7.Identify the right people and provide the right motivation. The shepherd could look around to see if any sheep raisers have been doing this kind of breeding already so that she could buy their stock.
8.Repeat the first seven steps. Having found one solution doesn’t mean that there’s not a better one. The second time around, the shepherd could look at how pasture choices affect straying.

But you’re not a shepherd. How does this lesson apply to you? Well, you may have children that need to be looked after. The purpose is to keep them from straying away from you and into trouble . . . both when they are with you and when they aren’t. The solutions will obviously be different than for tending sheep, but the same thought process can be employed. You’ll probably end up focusing on eliminating dangers in advance, monitoring access to dangers, and encouraging involvement in safe situations. You’ll be careful of who your children’s friends are and encourage your children to invite their friends to your house so you can see what’s going on.

You may also have employees to supervise to be sure they don’t stray from what they should be doing. Or you may be responsible for keeping customers loyal so they don’t stray to the competition. Or you may simply have big time wasters that distract you from what’s important, and you need to learn how not to stray into those areas.

Obviously, it takes time to learn this new skill. How can you make that time? We encourage everyone to begin by keeping a diary for two weeks of how every moment is spent 24 hours a day, seven days a week. At the end of two weeks, add up the time for each activity. Then see where you could make changes.

Many people will discover they are watching television more than necessary. Take out time-wasting shows, and you’ll have more time to learn. Others will discover that during commuting and travel time they aren’t doing anything else. You can listen to a self-improving message during those moments. Those with jobs may find they are working long hours because of inefficiencies at work. Delegate some of those tasks or get rid of the inefficiencies, and you’ll be home sooner. Some people discover they are sleeping 10 hours a night and could get by on a little less if they exercised more. The average person who does this exercise finds 25 hours a week to do something new.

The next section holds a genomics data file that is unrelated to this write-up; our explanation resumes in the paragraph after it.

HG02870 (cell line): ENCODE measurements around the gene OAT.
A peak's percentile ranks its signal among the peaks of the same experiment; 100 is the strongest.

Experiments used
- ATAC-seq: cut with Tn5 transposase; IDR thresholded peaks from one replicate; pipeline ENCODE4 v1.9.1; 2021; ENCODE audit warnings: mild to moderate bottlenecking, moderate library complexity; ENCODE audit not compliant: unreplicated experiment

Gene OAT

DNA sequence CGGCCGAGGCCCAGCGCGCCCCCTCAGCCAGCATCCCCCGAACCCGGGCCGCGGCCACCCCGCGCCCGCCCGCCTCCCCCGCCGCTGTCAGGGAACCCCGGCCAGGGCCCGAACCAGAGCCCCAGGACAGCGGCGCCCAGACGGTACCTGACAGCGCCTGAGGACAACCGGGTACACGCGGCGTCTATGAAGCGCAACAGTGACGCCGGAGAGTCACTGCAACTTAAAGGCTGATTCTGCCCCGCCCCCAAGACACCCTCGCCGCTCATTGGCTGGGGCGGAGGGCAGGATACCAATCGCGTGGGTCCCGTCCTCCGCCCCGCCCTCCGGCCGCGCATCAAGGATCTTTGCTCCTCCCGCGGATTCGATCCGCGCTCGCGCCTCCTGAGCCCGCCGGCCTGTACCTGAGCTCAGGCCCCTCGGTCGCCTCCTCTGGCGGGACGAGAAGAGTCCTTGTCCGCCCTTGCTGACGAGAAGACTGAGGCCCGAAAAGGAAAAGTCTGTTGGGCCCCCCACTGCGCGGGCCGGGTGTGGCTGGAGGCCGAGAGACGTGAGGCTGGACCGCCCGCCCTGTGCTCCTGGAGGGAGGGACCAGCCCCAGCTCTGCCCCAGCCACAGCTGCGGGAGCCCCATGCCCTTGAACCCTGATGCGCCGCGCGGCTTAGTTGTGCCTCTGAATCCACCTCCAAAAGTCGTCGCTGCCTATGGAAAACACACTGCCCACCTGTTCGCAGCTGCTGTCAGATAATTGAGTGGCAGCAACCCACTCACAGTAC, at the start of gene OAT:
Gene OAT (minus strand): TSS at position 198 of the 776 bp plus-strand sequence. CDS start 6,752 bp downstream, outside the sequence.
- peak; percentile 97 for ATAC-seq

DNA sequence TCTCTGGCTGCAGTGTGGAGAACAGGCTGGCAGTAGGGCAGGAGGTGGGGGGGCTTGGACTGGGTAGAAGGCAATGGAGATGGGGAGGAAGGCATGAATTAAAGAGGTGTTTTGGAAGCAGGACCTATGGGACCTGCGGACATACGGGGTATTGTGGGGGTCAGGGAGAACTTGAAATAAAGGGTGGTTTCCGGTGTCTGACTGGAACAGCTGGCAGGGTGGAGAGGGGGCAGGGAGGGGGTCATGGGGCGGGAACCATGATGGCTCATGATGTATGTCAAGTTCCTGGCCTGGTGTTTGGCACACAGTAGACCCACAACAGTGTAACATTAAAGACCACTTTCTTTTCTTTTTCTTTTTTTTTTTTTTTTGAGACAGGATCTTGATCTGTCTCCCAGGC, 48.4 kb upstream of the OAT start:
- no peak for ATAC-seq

If you apply some of that redirected time to learning about and creating 2,000 percent solutions, you’ll soon have even more time and resources. You can then choose to either spend that increased time in self-improvement, or self-enjoyment. In many cases, time can be substituted for money, and vice versa. Soon, many of your greatest dreams will be within your reach.

What are you waiting for?

** This article is one of 101 great articles that were published in 101 Great Ways to Improve Your Life. To get complete details on “101 Great Ways to Improve Your Life”, visit http://www.selfgrowth.com/greatways2.html.

Author's Bio: 

Donald W. Mitchell is a coauthor of The 2,000 Percent Solution and The 2,000 Percent Solution Workbook.

He can be reached by e-mail at ultimatecompetitiveadvantage@yahoo.com. You can read all but two chapters of The 2,000 Percent Solution for free at http://www.2000percentsolution.com. Each chapter begins with a one-paragraph summary and ends in questions to help you apply what you learned in the chapter. If you would like to have even more guidance, you can also purchase and read The 2,000 Percent Solution Workbook.